Volume 7, Number 2
TRANSLUCENT SPACE-Fresh Sound New Talent #254. Absolute Distribution, S.L., P.O. Box 90155, Barcelona, Spain. www.freshsoundrecords.com. Proximo; Turquoise Turkish; Southampton; Atmospheric; 114; Backandforthedness; Green of Greens; Mumbai; Christopher.
PERSONNEL: Jason Rigby, tenor saxophone, soprano saxophone, alto saxophone, bass clarinet, wood flute; Mike Holober, piano, Rhodes electric piano; Cameron Brown, bass; Mark Ferber, drums, cymbals; Rich Johnson, trumpet; Lauren Riley, cello; Soo-Kyung Park, flute; Sam Sadigursky, Jason Gillenwater, clarinet.
By Jim Santella
While the program on Jason Rigby's adventurous album consists of composed music, each one allows plenty of room for individual and collective improvisation. That's what his ensembles do. These are his own compositions; however, they're merely intended to serve as a road map for adventure. His session comes jam-packed with an adventerous spirit, as Rigby's saxophones and bass clarinet lead the way.
Originally from Cleveland, Ohio, the saxophonist earned his bachelor's degree from Youngstown State University and moved to New York in order to attend the Manhattan School of Music, where he earned his master's degree. Creativity seems to have been his lifelong passion. Each selection on Translucent Space comes filled with substantial energy that drives the ensemble's forces.
Rigby spends most of the program with his tenor, allowing the music to swing fiercely alongside his big muscular tone. Piano, bass and drums add an element of tradition to the formula, while their solo excursions turn out considerable heat. Both while improvising collectively and when stretched out alone, the members of the ensemble provide sparks that ignite. Rigby applies soul to the session. His soprano leads the quartet through "Green of Greens" with lyrical phrases that encircle the room. "Mumbai" features Rigby's wood flute with bass and drums in an up-tempo romp through Nature's realm. Flute and clarinets enhance the rich timbre of "Proximo," while a tightly muted trumpet adds flavor to "114" and Lauren Riley's cello carries "Christopher" to emotional heights.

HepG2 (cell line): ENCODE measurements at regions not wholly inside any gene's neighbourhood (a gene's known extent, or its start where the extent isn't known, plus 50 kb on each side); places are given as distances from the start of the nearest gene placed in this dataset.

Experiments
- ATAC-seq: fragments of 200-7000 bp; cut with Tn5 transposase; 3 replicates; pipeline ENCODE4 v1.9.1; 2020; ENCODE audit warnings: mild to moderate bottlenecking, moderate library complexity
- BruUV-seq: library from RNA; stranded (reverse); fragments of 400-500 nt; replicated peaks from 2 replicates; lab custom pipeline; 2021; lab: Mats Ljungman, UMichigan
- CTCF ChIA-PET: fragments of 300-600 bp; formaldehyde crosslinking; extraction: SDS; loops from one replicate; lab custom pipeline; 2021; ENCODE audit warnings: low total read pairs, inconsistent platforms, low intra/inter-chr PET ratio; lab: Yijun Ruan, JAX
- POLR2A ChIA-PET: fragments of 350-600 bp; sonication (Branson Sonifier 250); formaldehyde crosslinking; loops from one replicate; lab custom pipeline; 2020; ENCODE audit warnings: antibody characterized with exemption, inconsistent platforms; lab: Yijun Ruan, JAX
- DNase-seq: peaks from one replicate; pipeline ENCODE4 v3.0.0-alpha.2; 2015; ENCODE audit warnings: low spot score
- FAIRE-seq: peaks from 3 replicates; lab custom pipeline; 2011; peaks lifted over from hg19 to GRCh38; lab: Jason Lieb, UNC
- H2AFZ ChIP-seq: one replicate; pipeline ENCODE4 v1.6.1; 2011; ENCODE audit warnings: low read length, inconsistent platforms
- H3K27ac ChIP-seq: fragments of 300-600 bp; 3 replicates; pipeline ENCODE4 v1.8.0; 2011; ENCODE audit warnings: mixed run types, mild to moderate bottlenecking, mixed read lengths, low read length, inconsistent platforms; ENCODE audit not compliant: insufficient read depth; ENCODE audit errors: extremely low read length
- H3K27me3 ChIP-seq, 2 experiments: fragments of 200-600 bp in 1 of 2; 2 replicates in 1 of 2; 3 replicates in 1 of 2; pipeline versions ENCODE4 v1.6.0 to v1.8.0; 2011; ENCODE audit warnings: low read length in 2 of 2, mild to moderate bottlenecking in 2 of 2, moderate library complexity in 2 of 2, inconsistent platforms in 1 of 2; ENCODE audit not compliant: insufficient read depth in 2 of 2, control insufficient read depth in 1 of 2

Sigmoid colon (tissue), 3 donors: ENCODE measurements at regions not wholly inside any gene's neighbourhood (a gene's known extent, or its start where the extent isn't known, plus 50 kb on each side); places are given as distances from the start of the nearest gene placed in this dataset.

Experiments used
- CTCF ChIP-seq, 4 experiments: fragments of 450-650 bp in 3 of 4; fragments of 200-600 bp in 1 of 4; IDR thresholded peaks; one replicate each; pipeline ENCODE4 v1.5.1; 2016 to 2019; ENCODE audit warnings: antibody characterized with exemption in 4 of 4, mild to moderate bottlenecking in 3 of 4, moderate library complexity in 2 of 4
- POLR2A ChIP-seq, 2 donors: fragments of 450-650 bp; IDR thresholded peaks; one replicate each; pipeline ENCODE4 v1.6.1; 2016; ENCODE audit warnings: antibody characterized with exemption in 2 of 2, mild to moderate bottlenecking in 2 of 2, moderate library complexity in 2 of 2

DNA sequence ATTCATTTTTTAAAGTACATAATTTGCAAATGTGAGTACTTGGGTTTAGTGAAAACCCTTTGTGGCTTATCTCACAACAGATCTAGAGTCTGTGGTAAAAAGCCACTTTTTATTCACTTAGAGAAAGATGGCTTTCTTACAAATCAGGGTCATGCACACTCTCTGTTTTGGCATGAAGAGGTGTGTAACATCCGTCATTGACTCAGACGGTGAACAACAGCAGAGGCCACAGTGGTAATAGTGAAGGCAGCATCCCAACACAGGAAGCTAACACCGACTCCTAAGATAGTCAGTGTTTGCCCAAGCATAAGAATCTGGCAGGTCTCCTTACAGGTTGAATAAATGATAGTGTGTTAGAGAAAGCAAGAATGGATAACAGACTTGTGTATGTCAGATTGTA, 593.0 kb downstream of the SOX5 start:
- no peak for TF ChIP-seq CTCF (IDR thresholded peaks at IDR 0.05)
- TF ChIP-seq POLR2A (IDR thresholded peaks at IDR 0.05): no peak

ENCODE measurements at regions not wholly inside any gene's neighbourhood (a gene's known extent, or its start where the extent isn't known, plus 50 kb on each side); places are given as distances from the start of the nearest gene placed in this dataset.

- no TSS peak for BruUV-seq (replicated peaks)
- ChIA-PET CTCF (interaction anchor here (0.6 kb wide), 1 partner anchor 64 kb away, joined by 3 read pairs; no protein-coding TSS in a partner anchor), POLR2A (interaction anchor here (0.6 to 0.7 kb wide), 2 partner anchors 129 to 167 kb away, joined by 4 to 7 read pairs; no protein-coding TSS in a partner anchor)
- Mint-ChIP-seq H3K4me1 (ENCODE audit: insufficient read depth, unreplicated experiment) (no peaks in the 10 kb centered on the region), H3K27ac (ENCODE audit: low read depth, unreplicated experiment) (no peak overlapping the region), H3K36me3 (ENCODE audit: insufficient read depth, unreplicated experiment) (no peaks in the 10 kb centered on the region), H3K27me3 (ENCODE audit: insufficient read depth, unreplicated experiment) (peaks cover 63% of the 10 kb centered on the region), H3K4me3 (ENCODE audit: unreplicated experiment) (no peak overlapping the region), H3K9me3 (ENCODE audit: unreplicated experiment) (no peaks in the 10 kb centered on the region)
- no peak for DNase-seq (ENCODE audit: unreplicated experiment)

Most of Rigby's program centers on his creative quartet and the daring adventures that are allowed to flow through the room. "Turquoise Turkish" spins at a blazing fast tempo while the leader's alto steers his quartet through whitewater rapids and hazardous hiking trails. The interpretation is left to the listener, as each piece spins its lively web all over the place. Rigby brings a fresh, creative spirit to the forum, opening the door to a world in need of musical rejunenation.